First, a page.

See bug 1162772 comment 15. https://tools.ietf.org/html/rfc6761 suggests that we can treat "localhost" specially and should hardcode localhost names to the loopback address: "Application software MAY recognize localhost names as special" and: "Name resolution APIs and libraries SHOULD recognize localhost names as special and SHOULD always return the IP loopback address for address queries and negative responses for all other query types. Name resolution APIs SHOULD NOT send queries for localhost names to their configured caching DNS server(s).)." Not doing that is concerning: https://twitter.com/sleevi_/status/649025202722967553 Can we do this? Backstory: I'm implementing an API that allows consumers to determine whether a document was loaded over TLS, or otherwise transported in a way that guarantees authentication and integrity. I can whitelist 127.0.0.1, but I'd also like to whitelist localhost names for the convenience of web developers who are developing content on a local server. If we don't guarantee that they resolve to a loopback address I can't do that though.
(Maybe an alternative for me is to use nsIDNSService::Resolve with the RESOLVE_OFFLINE flag, but there's always the possibility that the response at the time I call it was different than at the time the resource was loaded.)
(And it would be great if nsIDNSService had an IsLoopBackAddress method that took an nsIURI*. I see there's already a method in DNS.h by that name, but it needs an IP4/IP6 address.)
One problem with hardcoding localhost to be 127.0.0.1 is that it locks you into ipv4.. and conceivably someone could be running a v6 service on only ::1 and be setup that way with the local resolver. (its not that there is a v6/v4 advantage in doing so, but if they've set thing up to bind that way we would break them). I don't like the idea of resolving the hostname before calling asyncopen either. time of check time of use would be a problem with round robin, etc.. There is also the matter of cached or offline operation. Addresses are lost then. In general, the security model is defined by origin right .. are we sure localhost isn't sufficient here? If someone has overloaded localhost that would seem to be under local control and acceptable; no?
We recently made a similar change in Chrome. Right now we always resolve local hostnames to 127.0.0.1/::1 because we found that queries for "localhost.", "foo.localhost", etc. could go out over the network on several platforms, and/or resolve to non-loopback IPs. In some cases this would be due to an obvious local change (such as resolving localhost to an external IP in /etc/hosts), but not always (such as "foo.localhost" or a suffix search for "localhost"). In Chrome's async DNS resolver we resolve to both 127.0.0.1 and ::1 if the query doesn't specify one or the other. Would that prevent breakage in the case of an ipv6 service that mcmanus mentioned? (i.e. would Firefox try ::1 if 127.0.0.1 fails to connect?) There are other problems that arise with the approach that Chrome has right now, though. See https://crbug.com/510124, for example. I like sleevi's suggestion there of filtering the addresses returned by the system resolver when possible, rather than skipping the system resolver all together.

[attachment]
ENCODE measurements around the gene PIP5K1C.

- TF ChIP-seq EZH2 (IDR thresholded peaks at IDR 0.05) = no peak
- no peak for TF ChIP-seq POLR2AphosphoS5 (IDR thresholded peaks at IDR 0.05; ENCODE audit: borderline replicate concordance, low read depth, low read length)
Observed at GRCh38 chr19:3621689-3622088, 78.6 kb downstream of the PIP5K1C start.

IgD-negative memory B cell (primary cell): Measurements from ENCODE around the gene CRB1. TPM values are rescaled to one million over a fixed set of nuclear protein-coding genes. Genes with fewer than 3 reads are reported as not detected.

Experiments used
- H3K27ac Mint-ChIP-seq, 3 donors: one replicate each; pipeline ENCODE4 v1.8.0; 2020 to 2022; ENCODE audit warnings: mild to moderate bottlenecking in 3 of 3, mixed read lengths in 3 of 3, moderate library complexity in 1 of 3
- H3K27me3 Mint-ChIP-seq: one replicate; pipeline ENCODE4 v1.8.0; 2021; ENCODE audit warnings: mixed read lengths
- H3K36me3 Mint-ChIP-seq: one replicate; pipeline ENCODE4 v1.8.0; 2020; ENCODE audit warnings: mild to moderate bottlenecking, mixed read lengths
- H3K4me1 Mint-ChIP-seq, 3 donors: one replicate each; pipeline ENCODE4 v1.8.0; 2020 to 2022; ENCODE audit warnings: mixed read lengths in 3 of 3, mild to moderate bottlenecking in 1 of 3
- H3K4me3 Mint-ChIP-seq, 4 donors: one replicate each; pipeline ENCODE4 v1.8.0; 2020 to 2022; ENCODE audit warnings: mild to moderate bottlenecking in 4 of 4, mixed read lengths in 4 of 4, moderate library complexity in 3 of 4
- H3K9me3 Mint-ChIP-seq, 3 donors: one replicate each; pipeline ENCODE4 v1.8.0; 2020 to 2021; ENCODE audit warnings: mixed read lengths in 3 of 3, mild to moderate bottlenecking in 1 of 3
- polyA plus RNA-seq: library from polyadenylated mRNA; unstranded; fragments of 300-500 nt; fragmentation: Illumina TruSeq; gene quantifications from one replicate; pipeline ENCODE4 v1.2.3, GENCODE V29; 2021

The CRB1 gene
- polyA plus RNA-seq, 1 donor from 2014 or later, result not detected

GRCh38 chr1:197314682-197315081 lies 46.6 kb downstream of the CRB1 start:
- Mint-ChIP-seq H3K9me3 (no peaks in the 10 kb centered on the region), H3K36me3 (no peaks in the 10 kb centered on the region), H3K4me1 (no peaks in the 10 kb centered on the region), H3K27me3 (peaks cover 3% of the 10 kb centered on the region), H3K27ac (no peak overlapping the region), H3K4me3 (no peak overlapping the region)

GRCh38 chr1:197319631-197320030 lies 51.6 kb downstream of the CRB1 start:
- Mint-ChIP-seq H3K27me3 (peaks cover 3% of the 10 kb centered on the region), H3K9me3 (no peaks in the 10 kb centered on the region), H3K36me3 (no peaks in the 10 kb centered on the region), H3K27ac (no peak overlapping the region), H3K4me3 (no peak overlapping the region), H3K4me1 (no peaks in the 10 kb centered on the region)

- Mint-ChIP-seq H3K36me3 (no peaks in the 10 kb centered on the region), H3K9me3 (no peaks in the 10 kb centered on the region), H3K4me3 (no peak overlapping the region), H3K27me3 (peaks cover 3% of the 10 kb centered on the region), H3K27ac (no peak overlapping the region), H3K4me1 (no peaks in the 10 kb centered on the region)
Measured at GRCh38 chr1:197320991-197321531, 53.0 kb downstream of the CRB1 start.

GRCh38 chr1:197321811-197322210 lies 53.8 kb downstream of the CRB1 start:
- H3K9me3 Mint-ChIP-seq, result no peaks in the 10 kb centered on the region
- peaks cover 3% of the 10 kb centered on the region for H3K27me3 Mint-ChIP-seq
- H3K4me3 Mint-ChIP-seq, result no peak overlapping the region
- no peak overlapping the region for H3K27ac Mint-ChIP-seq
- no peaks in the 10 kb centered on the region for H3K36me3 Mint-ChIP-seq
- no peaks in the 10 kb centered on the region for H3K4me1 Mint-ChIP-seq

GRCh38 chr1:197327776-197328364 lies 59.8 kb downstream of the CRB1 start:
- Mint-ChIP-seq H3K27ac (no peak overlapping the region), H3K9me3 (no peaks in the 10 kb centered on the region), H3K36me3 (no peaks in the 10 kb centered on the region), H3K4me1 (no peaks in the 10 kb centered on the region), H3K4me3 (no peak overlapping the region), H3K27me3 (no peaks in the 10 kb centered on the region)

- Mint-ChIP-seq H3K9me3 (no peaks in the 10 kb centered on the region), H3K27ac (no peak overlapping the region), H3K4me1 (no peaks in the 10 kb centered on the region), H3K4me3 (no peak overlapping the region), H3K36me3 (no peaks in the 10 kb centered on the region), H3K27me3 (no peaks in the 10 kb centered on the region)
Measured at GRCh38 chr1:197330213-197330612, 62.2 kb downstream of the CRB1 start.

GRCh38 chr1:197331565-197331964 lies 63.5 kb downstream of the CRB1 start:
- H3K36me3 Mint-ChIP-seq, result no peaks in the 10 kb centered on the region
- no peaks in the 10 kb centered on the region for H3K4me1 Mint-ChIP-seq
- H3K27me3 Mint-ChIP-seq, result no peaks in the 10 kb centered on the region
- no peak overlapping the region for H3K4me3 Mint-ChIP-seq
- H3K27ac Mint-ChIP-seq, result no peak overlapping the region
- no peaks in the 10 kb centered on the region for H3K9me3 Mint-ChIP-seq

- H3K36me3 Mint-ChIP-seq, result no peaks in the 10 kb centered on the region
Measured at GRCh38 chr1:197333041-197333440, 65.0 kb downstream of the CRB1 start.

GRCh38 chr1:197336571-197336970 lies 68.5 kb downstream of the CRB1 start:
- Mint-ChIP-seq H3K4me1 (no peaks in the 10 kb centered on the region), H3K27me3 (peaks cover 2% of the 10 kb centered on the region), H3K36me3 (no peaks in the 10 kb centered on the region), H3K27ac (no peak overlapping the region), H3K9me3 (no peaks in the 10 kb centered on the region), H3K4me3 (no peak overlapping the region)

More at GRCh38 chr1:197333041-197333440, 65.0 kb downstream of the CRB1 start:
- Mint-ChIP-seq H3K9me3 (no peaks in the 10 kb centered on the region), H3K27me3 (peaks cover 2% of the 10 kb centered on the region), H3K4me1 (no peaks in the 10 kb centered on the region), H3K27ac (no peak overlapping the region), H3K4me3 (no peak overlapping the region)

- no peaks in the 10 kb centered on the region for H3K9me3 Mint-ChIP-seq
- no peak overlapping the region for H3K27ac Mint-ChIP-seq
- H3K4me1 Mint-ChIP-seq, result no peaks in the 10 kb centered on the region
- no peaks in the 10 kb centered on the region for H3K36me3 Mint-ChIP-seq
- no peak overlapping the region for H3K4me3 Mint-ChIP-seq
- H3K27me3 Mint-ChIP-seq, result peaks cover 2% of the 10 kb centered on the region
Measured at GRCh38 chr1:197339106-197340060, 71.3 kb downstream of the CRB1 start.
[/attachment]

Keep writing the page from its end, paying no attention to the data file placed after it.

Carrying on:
Jet asked offline if this was a blocker for bug 1162772. After talking with rbarnes, we don't think so. We can just implement per the spec: "In particular, the user agent SHOULD treat file URLs and URLs with hostnames names equivalent to localhost as potentially trustworthy."  This would seem to fit with mcmanus' comment #3 - localhost should be sufficient here. Maybe there's an optimization possible, but it shouldn't be a blocker for the secure context API.  https://w3c.github.io/webappsec-secure-contexts/
It may not technically block, but I think it's still useful to have that relationship linked in case the question comes up in bug 1220687.
I don't think I would take this (comment 3) unless it becomes necessary for webcompat. So I'm going to mark it wontfix. If there is a pending patch or strategy (rather than a speculative one) for which its necessary lets talk about what the constraints around that could be in a concrete way. but in general, the os should define what names mean.
Status: NEW → RESOLVED
Last Resolved: 3 years ago
Resolution: --- → WONTFIX
So I believe the resolution here means that we should stop treating 'localhost' as secure, per: https://w3c.github.io/webappsec-secure-contexts/#localhost Is that correct, Patrick?
Also see the Blink intent thread at: https://groups.google.com/a/chromium.org/d/topic/blink-dev/RC9dSw-O3fE/discussion and also the documents it references: https://tools.ietf.org/html/draft-west-let-localhost-be-localhost-05 https://w3c.github.io/webappsec-secure-contexts/#localhost